Lesley University intern, Nicole Cameron, writes about Pilgrim’s 2012 relicensing proceedings. Nicki is a 3rd year student at Lesley, majoring in Political Science with a minor in Spanish and will be focusing on the major milestones in Pilgrim’s operating life for the semester. She hopes to become an environmental lawyer and plans to go to Law School once she graduates from Lesley.
Since the Pilgrim Nuclear Power Plant began operating, it has released pollutants and radiation into the air, water and ground. Pilgrim is notorious for accidental leaks of dangerous radioactive wastes and other pollutants that are detrimental to the environment and to public health and safety.
Pilgrim has been identified by the Nuclear Regulatory Commission (NRC) several times as one of the worst performing nuclear facilities in the United States due to many unexpected system failures. In January 1982, Pilgrim was required to pay a large fine to the NRC for a combination of management and physical problems, which totaled USD$550,000. The NRC identified Pilgrim as one of the least safe nuclear facilities in the entire country in May 1986. Recently, in Feb. 2014, Pilgrim was placed in the top four worst performing nuclear facilities in the United States because it led the nation in emergency shutdowns in 2013.
In Jun. 1982, radioactive particles were released into the air because Pilgrim’s filters burst. The licensee’s 1982 Environmental Radiation Report published results of milk and vegetation samples from farms 0.7 to 12 miles away from Pilgrim. The report showed cesium-137 (a carcinogenic radionuclide) in the milk and vegetation tested was 1,000,000 times higher than expected at these local farms. Due to this, most of the livestock was disposed of because of severe amounts of contamination.
These radioactive substances that were released into the air and environment are linked to certain types of cancer. The Massachusetts Department of Environmental Protection in 1990 stated that people who live within 10 miles of Pilgrim were exposed to an increased risk of leukemia between the years of 1978 to 1983, as compared to those who live twenty miles away.
In Apr. 1986, Pilgrim was shut down due to a series of technical issues. The NRC realized that Pilgrim’s fuel channel box and its reoccurring problem with the water hammer on the high-power injection coolant system turbine exhaust were not effectively corrected by Boston Edison, who was the owner of Pilgrim at the time. Yet, regardless of those technical dilemmas, Pilgrim started right back up two years later on Dec. 30, 1988.
While Pilgrim was shut down in 1988, the Senate Committee on Labor and Human Resources held a congressional hearing in Plymouth to discuss the potential restart of Pilgrim and related public health and safety issues. State Representatives at the time, Peter Forman, Larry Alexander, and State Senator William Golden, all testified against the reopening of Pilgrim. Senator William Golden stated, “I believe that the Pilgrim nuclear power station should be closed for reasons of safety, reliability and economics. There is overwhelming evidence that you will hear tonight that it is one of the worse managed nuclear power plants in the country. Its containment vessel has been proven to be defective; no emergency plans exist to adequately protect the public in the event of a serious accident at the plant. Evidence has also been mounting of serious security and radiological control problems at the plant, and a recent study has demonstrated that it would be less expensive to shut Pilgrim down than it would be to allow it to start up again; yet no level of government has acted decisively to shut this plant down.”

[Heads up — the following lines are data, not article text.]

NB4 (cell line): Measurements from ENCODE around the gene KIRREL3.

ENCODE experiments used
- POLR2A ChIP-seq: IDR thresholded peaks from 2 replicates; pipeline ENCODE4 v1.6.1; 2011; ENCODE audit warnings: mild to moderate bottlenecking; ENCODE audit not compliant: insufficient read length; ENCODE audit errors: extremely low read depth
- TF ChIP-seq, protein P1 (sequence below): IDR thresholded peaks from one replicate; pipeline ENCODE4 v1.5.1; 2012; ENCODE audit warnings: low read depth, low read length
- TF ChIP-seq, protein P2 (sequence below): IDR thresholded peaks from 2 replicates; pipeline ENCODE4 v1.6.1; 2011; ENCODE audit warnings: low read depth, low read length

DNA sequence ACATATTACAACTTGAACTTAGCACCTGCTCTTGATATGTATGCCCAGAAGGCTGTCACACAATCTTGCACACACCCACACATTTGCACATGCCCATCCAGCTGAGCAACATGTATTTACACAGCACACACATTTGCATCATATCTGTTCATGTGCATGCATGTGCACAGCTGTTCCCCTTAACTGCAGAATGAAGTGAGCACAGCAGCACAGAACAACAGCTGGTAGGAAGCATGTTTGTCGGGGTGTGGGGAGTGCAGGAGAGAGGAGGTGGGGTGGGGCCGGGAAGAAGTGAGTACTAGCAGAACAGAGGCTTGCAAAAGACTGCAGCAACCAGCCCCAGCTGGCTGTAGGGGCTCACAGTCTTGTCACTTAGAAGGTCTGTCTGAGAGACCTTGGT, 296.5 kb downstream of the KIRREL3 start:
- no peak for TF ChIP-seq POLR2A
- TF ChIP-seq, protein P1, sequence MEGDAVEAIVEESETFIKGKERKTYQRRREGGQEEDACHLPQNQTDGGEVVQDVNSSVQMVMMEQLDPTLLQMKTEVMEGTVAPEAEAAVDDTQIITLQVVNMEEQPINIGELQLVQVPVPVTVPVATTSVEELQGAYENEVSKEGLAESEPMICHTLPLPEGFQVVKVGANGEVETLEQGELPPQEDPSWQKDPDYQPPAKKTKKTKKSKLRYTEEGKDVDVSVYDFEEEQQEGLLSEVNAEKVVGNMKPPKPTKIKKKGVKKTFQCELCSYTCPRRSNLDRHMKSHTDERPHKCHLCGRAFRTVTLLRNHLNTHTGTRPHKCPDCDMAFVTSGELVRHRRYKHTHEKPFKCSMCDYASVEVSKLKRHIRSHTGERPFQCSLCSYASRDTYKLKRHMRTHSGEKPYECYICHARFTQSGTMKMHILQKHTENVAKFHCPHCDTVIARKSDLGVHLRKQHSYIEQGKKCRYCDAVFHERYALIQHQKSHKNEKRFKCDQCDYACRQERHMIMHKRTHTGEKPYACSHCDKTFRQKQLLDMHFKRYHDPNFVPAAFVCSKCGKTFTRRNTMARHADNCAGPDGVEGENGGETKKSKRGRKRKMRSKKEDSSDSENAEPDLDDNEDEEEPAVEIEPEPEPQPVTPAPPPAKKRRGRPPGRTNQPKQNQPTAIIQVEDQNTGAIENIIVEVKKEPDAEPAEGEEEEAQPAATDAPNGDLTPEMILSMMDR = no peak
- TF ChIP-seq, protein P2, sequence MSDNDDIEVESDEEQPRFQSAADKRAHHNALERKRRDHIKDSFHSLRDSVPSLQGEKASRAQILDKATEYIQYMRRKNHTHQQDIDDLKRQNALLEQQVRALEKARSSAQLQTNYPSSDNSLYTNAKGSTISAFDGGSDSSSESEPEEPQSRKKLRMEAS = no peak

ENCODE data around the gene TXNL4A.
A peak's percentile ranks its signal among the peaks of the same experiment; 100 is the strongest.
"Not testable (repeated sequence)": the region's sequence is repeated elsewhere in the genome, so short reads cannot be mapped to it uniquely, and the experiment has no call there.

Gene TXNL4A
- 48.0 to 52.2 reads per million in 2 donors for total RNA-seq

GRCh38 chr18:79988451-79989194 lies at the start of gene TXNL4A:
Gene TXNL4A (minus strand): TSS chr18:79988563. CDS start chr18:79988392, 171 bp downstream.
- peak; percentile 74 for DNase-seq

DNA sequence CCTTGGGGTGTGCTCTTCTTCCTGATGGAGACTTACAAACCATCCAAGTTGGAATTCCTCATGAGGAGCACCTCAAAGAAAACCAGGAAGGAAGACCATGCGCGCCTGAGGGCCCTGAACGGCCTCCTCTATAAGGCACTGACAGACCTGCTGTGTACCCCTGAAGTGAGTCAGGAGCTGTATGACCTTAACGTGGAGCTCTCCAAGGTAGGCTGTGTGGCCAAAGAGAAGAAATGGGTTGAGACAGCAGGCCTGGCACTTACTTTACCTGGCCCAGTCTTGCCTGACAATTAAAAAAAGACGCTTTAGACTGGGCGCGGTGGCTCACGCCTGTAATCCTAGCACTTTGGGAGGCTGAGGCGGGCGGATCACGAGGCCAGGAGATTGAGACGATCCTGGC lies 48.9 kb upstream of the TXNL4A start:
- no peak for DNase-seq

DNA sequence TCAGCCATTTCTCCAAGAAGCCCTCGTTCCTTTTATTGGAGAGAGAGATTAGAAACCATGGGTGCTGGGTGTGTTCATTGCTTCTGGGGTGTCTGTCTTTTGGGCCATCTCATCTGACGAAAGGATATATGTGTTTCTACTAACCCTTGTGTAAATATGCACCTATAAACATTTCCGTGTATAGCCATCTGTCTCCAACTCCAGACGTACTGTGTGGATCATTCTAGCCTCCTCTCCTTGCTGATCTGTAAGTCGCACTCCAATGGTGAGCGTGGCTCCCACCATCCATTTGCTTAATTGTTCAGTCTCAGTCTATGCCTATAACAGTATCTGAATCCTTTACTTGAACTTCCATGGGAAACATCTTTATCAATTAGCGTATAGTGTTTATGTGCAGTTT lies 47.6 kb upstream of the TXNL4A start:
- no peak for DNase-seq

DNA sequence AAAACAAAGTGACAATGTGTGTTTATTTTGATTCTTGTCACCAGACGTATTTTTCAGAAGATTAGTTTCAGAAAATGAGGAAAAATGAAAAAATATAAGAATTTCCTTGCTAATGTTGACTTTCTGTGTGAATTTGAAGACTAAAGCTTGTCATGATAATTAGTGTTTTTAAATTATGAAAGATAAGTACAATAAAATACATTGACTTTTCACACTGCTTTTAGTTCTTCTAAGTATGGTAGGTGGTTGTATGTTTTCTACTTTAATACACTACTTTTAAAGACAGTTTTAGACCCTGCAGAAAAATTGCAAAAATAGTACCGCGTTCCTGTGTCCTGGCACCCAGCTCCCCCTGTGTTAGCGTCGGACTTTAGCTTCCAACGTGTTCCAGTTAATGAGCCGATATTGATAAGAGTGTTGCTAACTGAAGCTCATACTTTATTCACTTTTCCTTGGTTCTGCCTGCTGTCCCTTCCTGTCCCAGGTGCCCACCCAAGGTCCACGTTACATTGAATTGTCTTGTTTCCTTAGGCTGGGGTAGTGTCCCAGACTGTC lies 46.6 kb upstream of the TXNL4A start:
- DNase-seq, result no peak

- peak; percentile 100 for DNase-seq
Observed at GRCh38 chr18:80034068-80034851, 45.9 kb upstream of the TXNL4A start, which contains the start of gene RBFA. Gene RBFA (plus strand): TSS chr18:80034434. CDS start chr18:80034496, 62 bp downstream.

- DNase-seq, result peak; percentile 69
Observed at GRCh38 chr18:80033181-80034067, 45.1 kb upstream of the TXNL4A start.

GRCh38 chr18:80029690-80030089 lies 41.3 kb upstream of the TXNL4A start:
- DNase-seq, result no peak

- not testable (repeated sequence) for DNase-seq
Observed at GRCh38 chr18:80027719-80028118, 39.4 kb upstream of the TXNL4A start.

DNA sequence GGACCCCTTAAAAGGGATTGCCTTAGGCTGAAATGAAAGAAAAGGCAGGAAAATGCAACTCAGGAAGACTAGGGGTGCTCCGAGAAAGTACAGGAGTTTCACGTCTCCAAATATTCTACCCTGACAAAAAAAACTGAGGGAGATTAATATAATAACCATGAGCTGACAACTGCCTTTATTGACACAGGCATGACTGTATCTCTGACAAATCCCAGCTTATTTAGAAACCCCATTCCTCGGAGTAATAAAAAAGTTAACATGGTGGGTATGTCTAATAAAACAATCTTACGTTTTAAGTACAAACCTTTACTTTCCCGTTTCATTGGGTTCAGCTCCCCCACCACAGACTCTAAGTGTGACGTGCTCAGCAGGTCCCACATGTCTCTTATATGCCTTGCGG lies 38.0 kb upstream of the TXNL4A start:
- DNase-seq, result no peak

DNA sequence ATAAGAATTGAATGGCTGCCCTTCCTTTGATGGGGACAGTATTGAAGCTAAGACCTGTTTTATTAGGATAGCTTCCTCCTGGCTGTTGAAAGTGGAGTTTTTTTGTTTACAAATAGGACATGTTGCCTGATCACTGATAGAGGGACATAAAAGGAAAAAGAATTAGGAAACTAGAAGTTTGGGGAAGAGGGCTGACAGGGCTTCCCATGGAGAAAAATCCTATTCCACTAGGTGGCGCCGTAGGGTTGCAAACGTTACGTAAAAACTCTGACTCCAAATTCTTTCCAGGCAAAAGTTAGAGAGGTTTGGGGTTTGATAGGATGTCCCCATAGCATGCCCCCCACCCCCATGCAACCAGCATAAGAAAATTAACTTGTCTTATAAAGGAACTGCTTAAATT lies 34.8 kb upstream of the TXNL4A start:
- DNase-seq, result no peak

Regardless of what these legislative members said under oath, the NRC granted Boston Edison permission to restart Pilgrim, yet not to full power. The NRC allowed Pilgrim to return to full power in Oct. 1999. For ten years, Pilgrim received gradual increased increments of power, which were regulated by the NRC.
Today there is about 1700% more cesium-137 present in Pilgrim’s spent fuel pool than released during the Chernobyl nuclear accident in 1986. An accidental release into the environment would have dire consequences. Due to climate change patterns, the chance of Pilgrim losing power for an extended amount of time, like a severe snow storm for instance, poses a serious risk for public health and safety. Extended power loss could cause Pilgrim’s cooling system to fail. The cooling system is critical to maintain the low temperatures of the spent fuel pool and preventing a nuclear accident.
How is this fair to surrounding communities? These high risks of danger could be lessened if preventative measures are taken. For example, risks could be decreased if Pilgrim’s pool was reduced to low density by moving spent fuel to dry casks storage as soon as technologically feasible.
 Pilgrim Watch. Spring 2014. Pilgrim Risks: Accidents and Daily Operations; also see: Pilgrim Coalition. Pilgrim shutdown tracker. <http://www.pilgrimcoalition.org/shutdown>
 Restart of the Pilgrim I Nuclear Power Plant. Hearing before the Committee on Human Resources and United States Senate. Boston Public Library. January 7, 1988, Plymouth, MA. U.S. Government Printing Office, 1988, Washington.